Edgar reigned as king of England from 957/9 to 975 and is chiefly remembered for his active role in the monastic reform movement of the late tenth century. This association with the re-emergence of Benedictine monasticism across England led to his reign being presented by ecclesiastical (and often monastic) writers as a golden age of Anglo-Saxon history. Correspondingly, the brief reign of his elder brother and rival for authority, Eadwig, has been denigrated (a process which has been exacerbated by the fact that St Dunstan left the royal court and entered exile during Eadwig's brief reign). Thus, in the majority of the sources, the two reigns have been presented in a simple fashion, as polarised models of good and bad …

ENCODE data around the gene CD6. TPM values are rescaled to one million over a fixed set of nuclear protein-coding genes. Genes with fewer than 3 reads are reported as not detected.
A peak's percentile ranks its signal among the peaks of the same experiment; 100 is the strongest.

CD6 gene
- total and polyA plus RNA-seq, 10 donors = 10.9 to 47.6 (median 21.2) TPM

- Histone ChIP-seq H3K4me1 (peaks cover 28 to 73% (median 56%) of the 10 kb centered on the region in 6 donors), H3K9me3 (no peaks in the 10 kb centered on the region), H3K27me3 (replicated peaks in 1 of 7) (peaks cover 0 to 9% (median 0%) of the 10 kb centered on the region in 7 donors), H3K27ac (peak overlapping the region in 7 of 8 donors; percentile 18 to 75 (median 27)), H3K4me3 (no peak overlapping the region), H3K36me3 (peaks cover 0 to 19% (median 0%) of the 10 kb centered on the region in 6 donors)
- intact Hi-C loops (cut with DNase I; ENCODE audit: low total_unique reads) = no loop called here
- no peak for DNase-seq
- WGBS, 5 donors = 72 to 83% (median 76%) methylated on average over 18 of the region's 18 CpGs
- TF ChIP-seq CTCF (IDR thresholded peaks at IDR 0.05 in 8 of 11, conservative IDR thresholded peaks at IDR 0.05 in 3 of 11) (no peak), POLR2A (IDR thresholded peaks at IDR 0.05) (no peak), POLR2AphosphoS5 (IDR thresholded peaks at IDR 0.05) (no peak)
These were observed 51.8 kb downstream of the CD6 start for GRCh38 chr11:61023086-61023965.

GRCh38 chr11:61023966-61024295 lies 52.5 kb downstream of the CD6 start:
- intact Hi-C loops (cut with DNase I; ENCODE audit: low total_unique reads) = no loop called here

Bolton, Timothy. "Reign of King Edgar of England". The Literary Encyclopedia. First published 09 August 2006; last revised 30 November -1.
[http://www.litencyc.com/php/stopics.php?rec=true&UID=1409, accessed 25 April 2015.]